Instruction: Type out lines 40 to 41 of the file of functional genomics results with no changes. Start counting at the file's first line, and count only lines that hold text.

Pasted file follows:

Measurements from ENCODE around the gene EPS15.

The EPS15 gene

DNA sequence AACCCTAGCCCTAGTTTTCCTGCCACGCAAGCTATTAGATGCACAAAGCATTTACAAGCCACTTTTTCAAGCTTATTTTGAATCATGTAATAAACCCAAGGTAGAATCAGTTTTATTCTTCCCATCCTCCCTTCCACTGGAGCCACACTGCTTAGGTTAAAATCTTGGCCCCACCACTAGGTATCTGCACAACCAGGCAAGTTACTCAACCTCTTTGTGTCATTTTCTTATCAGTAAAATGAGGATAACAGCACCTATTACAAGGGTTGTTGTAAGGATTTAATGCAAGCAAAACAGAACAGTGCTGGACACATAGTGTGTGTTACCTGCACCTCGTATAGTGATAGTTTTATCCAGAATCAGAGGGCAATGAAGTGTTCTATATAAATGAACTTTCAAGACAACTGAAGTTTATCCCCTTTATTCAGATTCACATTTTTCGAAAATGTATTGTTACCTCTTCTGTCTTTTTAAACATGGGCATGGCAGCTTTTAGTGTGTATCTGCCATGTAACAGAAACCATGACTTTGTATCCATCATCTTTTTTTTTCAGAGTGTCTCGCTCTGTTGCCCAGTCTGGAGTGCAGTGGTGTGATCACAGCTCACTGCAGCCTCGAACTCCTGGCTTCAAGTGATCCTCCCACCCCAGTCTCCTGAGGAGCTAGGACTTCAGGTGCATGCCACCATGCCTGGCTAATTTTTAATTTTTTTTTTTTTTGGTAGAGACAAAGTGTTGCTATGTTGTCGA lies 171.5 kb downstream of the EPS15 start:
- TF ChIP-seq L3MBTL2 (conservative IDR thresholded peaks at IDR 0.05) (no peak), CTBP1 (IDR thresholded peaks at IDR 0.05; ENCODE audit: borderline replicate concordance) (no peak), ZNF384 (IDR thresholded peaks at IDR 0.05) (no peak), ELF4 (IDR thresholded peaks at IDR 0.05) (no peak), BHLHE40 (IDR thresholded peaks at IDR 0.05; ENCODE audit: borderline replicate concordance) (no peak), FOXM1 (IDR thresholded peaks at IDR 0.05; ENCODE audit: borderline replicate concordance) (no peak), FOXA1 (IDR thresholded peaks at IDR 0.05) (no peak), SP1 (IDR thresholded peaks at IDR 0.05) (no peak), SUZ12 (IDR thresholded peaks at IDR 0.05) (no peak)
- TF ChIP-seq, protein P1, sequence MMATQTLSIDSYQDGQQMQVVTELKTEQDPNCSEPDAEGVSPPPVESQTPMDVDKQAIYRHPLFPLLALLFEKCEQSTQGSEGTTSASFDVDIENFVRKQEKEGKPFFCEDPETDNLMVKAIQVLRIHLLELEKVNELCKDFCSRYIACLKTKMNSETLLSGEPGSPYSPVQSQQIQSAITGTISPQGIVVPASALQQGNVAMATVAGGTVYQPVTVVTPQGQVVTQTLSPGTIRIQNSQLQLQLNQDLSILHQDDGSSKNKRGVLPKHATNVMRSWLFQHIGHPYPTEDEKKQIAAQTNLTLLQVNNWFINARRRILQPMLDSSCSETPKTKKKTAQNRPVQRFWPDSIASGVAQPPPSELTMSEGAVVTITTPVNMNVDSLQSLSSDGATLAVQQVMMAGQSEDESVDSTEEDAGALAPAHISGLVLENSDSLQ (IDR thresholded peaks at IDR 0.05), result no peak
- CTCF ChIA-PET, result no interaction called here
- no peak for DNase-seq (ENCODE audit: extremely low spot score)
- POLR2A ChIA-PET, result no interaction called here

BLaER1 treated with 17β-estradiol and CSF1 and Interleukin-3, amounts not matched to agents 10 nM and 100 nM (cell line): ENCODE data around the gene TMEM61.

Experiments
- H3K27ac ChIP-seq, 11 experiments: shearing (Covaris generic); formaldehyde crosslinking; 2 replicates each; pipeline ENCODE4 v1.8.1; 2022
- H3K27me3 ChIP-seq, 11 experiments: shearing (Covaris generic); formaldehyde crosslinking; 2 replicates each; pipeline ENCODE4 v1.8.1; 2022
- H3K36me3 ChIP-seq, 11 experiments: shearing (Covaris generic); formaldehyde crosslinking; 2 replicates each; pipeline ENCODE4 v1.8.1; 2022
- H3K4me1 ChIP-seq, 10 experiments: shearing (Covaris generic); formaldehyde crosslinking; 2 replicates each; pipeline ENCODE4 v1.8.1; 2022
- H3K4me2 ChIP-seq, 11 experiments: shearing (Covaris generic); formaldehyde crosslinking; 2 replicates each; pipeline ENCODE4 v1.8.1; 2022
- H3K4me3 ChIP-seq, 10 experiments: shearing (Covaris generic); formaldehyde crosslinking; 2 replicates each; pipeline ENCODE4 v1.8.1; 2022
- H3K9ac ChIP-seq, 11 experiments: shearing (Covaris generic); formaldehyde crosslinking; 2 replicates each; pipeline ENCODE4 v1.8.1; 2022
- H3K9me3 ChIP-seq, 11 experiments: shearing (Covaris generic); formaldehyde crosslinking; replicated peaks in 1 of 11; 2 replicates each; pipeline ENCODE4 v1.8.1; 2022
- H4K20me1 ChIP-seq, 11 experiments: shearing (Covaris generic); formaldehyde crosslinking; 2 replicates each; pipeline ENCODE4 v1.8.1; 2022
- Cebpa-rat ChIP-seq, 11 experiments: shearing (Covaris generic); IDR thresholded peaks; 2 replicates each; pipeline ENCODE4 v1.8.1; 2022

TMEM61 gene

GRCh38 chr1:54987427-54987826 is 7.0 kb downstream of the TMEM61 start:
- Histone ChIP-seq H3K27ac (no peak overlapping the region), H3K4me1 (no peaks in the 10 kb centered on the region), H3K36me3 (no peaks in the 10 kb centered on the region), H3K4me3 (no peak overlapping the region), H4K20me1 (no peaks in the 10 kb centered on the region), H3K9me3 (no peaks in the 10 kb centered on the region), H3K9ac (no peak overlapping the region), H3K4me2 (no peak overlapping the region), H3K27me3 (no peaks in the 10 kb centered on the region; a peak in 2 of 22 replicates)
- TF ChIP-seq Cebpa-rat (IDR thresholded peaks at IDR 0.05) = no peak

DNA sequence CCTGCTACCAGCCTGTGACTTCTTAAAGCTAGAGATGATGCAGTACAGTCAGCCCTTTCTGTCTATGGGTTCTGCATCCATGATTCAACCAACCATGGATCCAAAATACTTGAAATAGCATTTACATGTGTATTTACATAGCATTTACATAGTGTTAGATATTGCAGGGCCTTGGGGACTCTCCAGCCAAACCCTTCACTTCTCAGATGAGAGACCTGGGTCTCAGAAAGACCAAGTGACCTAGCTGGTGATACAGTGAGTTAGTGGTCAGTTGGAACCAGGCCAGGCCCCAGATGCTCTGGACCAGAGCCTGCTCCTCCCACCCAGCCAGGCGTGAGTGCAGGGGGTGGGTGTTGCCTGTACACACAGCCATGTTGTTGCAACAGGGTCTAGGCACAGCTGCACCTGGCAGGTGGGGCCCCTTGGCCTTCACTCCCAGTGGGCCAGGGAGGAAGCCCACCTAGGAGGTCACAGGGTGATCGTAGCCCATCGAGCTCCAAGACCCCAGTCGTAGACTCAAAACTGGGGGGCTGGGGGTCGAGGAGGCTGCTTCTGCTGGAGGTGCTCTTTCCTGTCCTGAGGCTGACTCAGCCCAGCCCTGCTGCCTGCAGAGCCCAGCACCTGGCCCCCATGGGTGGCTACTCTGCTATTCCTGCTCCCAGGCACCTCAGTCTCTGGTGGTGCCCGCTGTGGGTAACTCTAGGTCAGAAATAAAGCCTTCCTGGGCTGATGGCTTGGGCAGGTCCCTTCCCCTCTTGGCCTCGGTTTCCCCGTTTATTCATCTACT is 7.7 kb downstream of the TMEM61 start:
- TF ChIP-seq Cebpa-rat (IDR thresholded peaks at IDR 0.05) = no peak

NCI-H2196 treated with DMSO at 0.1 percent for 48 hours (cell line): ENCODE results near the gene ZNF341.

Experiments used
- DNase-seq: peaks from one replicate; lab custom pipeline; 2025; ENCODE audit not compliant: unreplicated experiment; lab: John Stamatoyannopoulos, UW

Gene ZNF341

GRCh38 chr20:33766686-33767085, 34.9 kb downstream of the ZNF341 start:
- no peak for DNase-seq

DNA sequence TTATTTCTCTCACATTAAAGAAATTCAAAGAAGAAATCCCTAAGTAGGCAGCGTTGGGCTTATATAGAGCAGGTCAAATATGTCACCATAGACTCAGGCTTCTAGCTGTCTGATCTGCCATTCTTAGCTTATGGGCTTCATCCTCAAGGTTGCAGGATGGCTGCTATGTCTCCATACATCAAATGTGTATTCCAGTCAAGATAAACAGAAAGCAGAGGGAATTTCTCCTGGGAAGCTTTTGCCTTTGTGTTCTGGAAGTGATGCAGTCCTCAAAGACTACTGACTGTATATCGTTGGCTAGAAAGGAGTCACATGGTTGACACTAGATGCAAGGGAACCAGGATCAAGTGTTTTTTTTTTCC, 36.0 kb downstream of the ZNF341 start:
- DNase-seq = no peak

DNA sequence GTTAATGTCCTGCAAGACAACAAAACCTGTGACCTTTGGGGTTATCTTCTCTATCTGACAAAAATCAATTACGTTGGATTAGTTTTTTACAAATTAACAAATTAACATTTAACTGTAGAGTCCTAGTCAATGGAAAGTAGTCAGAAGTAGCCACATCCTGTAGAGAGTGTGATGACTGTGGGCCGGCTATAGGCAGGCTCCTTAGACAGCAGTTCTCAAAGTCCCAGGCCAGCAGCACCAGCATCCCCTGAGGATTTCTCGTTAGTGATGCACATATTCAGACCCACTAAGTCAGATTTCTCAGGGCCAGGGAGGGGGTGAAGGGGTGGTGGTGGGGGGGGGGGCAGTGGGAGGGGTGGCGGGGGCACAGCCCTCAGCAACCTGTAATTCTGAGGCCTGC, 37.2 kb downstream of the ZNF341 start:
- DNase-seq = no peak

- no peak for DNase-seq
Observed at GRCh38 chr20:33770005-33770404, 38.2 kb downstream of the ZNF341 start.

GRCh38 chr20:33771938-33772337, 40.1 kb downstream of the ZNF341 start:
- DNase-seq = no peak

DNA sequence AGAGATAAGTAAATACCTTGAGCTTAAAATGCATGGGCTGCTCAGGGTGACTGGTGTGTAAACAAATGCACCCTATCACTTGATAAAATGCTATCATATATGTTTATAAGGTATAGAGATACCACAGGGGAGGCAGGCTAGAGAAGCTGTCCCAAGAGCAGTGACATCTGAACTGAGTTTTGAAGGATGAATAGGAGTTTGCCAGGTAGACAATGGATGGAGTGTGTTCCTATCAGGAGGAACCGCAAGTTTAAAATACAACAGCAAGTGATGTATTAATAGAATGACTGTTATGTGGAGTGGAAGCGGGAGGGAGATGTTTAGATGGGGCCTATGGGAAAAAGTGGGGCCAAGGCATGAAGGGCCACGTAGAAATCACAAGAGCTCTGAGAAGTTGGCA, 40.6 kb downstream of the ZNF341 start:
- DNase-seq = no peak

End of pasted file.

- DNase-seq = no peak

DNA sequence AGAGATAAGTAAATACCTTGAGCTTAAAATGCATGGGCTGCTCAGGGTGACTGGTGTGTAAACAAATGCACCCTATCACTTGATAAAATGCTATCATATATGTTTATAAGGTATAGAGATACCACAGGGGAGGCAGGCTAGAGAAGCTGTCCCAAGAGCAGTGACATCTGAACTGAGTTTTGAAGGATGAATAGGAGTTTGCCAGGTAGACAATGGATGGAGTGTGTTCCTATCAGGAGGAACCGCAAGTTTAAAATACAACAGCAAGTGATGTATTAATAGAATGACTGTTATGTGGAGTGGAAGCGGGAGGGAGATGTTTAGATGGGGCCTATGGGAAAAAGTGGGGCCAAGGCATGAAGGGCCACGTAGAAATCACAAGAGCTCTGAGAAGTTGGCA, 40.6 kb downstream of the ZNF341 start: